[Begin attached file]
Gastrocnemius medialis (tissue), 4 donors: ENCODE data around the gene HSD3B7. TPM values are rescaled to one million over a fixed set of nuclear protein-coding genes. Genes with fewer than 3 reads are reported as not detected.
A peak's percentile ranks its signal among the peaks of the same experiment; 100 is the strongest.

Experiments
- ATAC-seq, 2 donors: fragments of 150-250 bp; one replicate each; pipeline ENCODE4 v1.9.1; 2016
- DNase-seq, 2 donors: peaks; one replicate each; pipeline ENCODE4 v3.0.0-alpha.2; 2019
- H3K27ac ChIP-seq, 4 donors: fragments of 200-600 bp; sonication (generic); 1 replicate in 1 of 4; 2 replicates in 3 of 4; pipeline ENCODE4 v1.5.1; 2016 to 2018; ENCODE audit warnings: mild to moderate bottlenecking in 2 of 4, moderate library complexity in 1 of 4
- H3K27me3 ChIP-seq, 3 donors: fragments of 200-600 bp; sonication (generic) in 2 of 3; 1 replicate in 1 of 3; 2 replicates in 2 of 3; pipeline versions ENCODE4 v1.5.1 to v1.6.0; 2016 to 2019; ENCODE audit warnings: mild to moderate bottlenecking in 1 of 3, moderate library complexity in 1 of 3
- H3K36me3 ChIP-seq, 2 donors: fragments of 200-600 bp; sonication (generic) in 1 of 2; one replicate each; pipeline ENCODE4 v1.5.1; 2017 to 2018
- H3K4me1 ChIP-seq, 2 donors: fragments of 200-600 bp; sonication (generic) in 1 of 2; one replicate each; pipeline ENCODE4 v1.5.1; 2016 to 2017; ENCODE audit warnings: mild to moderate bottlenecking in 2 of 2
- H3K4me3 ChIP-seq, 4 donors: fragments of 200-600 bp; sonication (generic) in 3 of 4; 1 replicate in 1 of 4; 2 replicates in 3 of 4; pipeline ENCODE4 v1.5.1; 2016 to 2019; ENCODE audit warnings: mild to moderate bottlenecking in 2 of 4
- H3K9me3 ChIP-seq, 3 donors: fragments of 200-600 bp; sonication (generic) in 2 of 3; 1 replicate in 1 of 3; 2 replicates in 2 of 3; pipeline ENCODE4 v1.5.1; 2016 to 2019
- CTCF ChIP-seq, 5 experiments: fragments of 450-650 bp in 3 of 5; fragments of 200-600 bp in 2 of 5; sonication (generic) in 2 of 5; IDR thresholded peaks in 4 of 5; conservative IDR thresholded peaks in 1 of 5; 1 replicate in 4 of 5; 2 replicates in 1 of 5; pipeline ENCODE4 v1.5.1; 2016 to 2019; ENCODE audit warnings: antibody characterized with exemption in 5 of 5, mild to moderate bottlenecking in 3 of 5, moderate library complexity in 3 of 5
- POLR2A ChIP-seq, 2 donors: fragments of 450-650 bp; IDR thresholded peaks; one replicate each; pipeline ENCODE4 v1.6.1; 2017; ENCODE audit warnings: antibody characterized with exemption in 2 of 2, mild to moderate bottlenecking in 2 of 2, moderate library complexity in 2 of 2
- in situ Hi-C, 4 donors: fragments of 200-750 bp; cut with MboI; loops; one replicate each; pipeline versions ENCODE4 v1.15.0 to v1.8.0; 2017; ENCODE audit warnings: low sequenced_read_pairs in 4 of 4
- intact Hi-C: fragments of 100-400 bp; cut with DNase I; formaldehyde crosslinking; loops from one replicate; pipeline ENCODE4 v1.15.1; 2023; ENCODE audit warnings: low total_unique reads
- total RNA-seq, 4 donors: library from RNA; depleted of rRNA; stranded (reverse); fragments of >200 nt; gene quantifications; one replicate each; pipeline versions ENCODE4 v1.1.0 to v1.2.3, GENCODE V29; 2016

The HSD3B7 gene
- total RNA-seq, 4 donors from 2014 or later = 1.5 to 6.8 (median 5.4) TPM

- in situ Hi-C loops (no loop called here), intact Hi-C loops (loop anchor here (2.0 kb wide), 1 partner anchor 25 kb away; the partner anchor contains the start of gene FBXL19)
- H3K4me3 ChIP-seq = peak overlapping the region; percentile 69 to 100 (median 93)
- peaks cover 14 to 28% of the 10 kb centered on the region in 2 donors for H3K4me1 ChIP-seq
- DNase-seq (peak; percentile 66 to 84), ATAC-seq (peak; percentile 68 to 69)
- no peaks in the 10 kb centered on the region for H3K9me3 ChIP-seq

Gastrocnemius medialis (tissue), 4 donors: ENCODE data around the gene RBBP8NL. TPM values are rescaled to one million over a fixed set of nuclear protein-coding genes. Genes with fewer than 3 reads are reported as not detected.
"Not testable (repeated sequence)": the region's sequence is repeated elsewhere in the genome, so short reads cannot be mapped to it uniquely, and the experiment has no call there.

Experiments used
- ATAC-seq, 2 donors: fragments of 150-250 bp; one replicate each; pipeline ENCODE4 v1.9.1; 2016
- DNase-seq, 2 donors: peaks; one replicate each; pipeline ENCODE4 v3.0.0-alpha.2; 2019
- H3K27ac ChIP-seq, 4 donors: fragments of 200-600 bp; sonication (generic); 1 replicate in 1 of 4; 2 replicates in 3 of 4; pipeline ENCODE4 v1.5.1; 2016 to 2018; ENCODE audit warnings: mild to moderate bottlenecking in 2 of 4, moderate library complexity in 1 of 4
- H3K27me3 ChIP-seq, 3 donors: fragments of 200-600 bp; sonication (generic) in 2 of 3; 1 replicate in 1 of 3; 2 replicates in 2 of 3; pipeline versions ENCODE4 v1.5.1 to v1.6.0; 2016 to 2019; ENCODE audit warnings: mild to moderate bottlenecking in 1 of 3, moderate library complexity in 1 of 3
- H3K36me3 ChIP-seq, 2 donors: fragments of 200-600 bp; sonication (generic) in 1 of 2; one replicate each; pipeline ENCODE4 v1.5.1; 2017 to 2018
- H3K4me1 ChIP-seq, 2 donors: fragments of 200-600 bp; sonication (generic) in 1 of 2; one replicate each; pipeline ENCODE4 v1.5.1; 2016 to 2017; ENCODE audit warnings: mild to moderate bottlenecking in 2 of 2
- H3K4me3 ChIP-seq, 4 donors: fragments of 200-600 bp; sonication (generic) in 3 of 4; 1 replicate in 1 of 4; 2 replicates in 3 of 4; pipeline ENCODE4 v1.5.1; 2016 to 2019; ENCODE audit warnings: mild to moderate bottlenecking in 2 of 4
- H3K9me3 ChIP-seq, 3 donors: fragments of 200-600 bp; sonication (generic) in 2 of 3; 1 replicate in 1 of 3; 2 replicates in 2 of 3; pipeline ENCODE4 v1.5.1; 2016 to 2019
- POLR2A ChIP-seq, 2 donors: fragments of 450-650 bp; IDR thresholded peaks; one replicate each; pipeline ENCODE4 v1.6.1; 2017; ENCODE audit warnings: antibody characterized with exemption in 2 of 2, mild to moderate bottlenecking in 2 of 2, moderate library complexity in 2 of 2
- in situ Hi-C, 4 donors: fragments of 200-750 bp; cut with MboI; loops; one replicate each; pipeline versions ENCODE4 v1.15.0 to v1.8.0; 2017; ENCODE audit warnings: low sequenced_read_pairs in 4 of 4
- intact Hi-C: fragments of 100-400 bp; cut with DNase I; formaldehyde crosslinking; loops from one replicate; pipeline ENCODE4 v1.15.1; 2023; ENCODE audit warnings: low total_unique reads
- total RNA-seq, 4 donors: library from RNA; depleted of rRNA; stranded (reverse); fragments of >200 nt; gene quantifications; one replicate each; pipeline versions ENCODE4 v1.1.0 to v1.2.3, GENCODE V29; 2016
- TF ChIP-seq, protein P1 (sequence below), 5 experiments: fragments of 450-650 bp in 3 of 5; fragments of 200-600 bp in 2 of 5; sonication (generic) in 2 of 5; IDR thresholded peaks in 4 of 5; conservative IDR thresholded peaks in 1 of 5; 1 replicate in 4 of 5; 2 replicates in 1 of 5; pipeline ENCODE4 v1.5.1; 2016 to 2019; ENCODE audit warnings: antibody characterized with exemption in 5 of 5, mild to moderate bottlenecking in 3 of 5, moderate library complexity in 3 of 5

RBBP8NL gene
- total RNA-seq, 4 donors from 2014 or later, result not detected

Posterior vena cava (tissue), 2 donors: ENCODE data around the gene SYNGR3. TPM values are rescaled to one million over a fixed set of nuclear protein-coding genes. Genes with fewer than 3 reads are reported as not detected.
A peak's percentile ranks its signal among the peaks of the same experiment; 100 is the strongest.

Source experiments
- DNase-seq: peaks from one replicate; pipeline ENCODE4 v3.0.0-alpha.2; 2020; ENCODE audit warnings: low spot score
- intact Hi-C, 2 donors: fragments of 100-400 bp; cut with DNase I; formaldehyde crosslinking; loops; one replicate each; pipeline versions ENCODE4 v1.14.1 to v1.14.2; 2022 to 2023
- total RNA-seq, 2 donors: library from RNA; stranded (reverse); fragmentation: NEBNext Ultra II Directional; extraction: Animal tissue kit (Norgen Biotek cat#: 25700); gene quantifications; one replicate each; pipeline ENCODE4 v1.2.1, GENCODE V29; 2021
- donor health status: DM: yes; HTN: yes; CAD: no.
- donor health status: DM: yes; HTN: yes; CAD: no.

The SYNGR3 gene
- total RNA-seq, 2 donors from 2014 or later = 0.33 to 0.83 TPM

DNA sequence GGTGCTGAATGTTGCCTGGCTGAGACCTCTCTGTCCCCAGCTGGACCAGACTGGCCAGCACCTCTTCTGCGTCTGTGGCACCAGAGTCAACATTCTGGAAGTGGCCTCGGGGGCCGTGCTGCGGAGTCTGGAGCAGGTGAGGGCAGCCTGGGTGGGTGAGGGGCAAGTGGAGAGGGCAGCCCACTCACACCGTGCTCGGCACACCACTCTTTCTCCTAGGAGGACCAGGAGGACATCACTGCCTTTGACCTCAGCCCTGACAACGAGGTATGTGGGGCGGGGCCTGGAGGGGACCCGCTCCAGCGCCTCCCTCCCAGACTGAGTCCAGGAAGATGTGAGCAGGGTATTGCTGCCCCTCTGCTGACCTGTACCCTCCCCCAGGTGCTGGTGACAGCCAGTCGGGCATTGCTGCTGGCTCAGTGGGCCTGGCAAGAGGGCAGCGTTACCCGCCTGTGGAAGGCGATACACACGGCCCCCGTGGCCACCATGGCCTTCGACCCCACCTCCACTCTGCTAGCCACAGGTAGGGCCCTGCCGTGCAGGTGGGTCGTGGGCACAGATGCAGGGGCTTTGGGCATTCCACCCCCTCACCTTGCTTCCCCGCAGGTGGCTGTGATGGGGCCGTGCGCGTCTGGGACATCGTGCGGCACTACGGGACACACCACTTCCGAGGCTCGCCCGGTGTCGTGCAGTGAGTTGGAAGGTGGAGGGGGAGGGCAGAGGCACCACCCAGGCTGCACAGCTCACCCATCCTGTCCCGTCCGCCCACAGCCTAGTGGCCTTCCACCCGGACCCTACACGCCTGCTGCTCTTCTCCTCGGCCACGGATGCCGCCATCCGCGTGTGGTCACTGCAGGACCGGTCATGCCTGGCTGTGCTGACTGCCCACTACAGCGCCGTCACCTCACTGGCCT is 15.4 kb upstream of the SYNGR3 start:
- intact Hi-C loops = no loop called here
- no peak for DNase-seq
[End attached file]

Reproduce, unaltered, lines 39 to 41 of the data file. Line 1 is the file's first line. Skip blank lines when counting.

- TF ChIP-seq, protein P1 (sequence below), 5 experiments: fragments of 450-650 bp in 3 of 5; fragments of 200-600 bp in 2 of 5; sonication (generic) in 2 of 5; IDR thresholded peaks in 4 of 5; conservative IDR thresholded peaks in 1 of 5; 1 replicate in 4 of 5; 2 replicates in 1 of 5; pipeline ENCODE4 v1.5.1; 2016 to 2019; ENCODE audit warnings: antibody characterized with exemption in 5 of 5, mild to moderate bottlenecking in 3 of 5, moderate library complexity in 3 of 5

RBBP8NL gene
- total RNA-seq, 4 donors from 2014 or later, result not detected